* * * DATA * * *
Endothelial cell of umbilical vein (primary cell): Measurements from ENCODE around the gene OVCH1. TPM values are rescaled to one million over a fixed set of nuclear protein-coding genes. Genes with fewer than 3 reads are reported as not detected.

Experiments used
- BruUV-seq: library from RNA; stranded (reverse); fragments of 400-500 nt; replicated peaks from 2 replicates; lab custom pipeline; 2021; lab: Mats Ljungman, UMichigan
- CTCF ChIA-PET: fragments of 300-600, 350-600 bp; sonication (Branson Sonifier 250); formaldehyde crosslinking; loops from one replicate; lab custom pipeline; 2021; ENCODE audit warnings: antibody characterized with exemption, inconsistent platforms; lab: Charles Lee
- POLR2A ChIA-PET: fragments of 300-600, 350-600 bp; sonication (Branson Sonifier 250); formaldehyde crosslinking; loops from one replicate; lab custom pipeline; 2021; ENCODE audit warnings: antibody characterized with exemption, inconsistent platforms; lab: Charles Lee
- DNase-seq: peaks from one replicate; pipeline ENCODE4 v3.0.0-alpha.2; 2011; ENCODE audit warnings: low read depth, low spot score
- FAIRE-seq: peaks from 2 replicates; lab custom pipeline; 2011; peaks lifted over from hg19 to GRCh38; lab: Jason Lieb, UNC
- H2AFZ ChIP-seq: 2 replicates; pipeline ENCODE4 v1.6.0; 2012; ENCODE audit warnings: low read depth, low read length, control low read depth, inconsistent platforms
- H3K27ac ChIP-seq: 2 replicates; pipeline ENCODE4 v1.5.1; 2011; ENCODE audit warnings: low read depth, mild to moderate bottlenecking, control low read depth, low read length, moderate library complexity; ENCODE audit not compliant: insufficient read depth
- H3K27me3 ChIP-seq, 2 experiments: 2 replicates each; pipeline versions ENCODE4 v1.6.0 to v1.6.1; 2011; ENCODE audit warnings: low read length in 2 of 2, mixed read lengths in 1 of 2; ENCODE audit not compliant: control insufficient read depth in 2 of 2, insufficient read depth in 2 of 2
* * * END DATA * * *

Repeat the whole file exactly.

Endothelial cell of umbilical vein (primary cell): Measurements from ENCODE around the gene OVCH1. TPM values are rescaled to one million over a fixed set of nuclear protein-coding genes. Genes with fewer than 3 reads are reported as not detected.

Experiments used
- BruUV-seq: library from RNA; stranded (reverse); fragments of 400-500 nt; replicated peaks from 2 replicates; lab custom pipeline; 2021; lab: Mats Ljungman, UMichigan
- CTCF ChIA-PET: fragments of 300-600, 350-600 bp; sonication (Branson Sonifier 250); formaldehyde crosslinking; loops from one replicate; lab custom pipeline; 2021; ENCODE audit warnings: antibody characterized with exemption, inconsistent platforms; lab: Charles Lee
- POLR2A ChIA-PET: fragments of 300-600, 350-600 bp; sonication (Branson Sonifier 250); formaldehyde crosslinking; loops from one replicate; lab custom pipeline; 2021; ENCODE audit warnings: antibody characterized with exemption, inconsistent platforms; lab: Charles Lee
- DNase-seq: peaks from one replicate; pipeline ENCODE4 v3.0.0-alpha.2; 2011; ENCODE audit warnings: low read depth, low spot score
- FAIRE-seq: peaks from 2 replicates; lab custom pipeline; 2011; peaks lifted over from hg19 to GRCh38; lab: Jason Lieb, UNC
- H2AFZ ChIP-seq: 2 replicates; pipeline ENCODE4 v1.6.0; 2012; ENCODE audit warnings: low read depth, low read length, control low read depth, inconsistent platforms
- H3K27ac ChIP-seq: 2 replicates; pipeline ENCODE4 v1.5.1; 2011; ENCODE audit warnings: low read depth, mild to moderate bottlenecking, control low read depth, low read length, moderate library complexity; ENCODE audit not compliant: insufficient read depth
- H3K27me3 ChIP-seq, 2 experiments: 2 replicates each; pipeline versions ENCODE4 v1.6.0 to v1.6.1; 2011; ENCODE audit warnings: low read length in 2 of 2, mixed read lengths in 1 of 2; ENCODE audit not compliant: control insufficient read depth in 2 of 2, insufficient read depth in 2 of 2